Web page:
Everything you need to know about boundary wall rights

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Disputes over property boundaries are commonplace in the UK.

Understanding your property boundaries, why disputes crop up and the regulations around them is important for any property owner. Therefore, when you purchase a property, it is vital your solicitor clearly identifies where the property boundaries are located and who is responsible for maintaining them.

Our guide is designed to help you understand your rights regarding property boundaries and help you ensure you avoid any issues and disputes.

How do I know my where my property boundaries lie?

The boundary of every property is marked out in the Title Plan for your property. Boundaries are always marked in red on the Title Plan, so this is the best place to start when you want to determine your properties boundaries.

Unfortunately, finding the boundary lines for an old property is not always straightforward. Over time the lines can become blurred making it difficult for neighbouring property owners to determine ownership. Exact boundary lines aren’t always apparent but demarcation from a stream or any other type of fixed natural feature can provide a reliable guide.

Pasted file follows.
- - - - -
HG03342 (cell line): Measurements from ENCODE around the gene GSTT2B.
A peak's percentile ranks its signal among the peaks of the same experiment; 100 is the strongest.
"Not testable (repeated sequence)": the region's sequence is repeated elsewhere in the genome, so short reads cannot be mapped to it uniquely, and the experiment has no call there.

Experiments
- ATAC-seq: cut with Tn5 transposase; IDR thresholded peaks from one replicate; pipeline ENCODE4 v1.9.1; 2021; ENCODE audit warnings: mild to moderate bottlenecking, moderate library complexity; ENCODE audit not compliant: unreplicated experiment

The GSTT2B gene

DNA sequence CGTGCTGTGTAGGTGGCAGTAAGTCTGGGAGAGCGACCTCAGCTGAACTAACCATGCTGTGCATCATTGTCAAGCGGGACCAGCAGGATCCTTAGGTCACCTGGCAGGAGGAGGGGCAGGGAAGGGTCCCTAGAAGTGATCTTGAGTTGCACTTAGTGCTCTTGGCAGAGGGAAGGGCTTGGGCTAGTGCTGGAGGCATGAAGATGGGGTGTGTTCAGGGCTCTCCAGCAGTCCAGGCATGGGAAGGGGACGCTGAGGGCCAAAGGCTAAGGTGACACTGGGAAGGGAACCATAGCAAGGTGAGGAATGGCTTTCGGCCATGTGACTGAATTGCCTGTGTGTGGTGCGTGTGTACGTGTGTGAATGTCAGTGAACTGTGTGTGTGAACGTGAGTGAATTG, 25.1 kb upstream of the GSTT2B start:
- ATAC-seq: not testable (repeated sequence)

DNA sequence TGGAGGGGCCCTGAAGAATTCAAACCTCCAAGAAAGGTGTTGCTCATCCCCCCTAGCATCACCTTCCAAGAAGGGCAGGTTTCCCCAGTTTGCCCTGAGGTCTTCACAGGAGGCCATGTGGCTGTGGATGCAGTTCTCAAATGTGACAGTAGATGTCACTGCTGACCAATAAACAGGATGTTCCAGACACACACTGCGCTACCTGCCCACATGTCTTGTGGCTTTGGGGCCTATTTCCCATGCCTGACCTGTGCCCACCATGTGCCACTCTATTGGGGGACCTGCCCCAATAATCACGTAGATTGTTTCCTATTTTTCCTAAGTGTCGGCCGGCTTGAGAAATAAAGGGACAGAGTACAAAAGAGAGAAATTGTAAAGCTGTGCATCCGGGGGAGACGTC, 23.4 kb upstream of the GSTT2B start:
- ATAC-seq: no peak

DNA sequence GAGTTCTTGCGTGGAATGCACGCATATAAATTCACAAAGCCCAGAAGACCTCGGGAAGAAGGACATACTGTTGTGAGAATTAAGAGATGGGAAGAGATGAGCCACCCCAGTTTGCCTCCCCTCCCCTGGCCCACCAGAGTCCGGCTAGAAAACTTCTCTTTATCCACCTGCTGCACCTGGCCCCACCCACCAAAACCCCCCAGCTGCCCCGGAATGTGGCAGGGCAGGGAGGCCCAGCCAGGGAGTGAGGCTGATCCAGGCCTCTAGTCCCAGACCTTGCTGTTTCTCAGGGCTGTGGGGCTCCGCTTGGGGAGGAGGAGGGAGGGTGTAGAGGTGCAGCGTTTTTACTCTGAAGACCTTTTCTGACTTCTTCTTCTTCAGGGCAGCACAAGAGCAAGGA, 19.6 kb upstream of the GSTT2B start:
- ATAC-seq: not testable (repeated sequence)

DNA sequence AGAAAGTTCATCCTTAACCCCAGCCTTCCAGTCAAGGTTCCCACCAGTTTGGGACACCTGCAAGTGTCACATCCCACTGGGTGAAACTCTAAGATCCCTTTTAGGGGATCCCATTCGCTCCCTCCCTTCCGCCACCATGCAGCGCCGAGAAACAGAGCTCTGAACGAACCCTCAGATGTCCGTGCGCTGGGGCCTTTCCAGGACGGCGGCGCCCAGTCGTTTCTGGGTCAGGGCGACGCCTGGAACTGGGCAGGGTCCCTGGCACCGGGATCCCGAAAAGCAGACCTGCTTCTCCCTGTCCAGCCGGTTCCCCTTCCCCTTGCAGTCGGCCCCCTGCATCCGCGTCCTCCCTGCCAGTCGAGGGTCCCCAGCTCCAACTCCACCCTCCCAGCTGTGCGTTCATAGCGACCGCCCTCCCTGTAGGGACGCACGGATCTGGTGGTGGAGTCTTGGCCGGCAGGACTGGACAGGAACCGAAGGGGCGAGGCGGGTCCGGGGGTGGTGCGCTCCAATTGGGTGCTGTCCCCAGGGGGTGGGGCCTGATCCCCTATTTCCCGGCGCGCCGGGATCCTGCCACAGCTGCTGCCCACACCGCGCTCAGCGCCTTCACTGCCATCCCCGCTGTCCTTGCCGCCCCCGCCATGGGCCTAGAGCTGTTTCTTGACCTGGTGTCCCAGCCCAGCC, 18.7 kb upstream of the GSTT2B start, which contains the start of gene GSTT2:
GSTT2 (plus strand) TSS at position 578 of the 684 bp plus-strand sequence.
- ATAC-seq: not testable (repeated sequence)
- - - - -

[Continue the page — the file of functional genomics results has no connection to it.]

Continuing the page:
You can access the Title Plan for your property from the Land Registry website, in exchange for a small fee, which should show you basic information regarding the boundary.

The extent of the data available is likely to depend on the age of the property so it may only show you general boundaries. If the property is not registered, then you will need to look at the Title Deeds. You may have the paperwork, or it maybe held by your solicitor or your bank on your behalf. Boundaries of property is usually clearly marked in Title Deeds. If your property is unregistered we would recommend you register it with the Land Registry.

What causes most disputes?

Disputes between two neighbours can arise from any type of boundary infringement or proposed work within or near those boundaries.

Common examples include:

  • One property owner’s fence may cross the boundary of another property owner
  • Overhanging trees
  • High hedges
  • High fences
  • Public footpaths across private land

What do I do if I have a problem with my neighbour’s hedges or fences?